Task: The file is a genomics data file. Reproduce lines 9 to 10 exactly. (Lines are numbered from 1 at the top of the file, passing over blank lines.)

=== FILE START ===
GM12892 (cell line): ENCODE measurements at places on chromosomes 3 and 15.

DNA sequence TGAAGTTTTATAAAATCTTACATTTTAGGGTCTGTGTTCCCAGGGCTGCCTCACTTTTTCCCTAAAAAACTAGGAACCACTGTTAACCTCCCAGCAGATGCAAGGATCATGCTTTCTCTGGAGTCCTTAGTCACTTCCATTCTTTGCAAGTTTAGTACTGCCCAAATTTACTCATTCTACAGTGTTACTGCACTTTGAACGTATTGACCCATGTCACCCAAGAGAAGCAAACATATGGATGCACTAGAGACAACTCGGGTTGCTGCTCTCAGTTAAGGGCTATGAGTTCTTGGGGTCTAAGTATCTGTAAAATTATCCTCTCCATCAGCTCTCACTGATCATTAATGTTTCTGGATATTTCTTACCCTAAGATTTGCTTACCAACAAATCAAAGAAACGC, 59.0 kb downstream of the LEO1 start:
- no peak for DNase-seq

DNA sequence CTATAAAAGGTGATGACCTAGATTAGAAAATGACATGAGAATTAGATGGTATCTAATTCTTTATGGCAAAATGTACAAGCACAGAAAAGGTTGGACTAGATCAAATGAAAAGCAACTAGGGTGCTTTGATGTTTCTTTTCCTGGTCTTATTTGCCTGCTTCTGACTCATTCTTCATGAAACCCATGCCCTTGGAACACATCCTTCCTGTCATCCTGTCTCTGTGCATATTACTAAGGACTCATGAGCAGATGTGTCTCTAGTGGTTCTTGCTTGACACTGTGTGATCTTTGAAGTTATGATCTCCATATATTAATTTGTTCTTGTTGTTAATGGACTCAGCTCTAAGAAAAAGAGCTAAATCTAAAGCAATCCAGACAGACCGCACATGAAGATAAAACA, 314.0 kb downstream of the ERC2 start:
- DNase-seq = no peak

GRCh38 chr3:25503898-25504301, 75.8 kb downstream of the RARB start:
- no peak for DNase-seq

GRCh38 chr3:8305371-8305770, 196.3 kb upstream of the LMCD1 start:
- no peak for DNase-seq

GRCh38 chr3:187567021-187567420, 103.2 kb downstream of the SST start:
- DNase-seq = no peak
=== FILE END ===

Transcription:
- no peak for DNase-seq

GRCh38 chr3:187567021-187567420, 103.2 kb downstream of the SST start: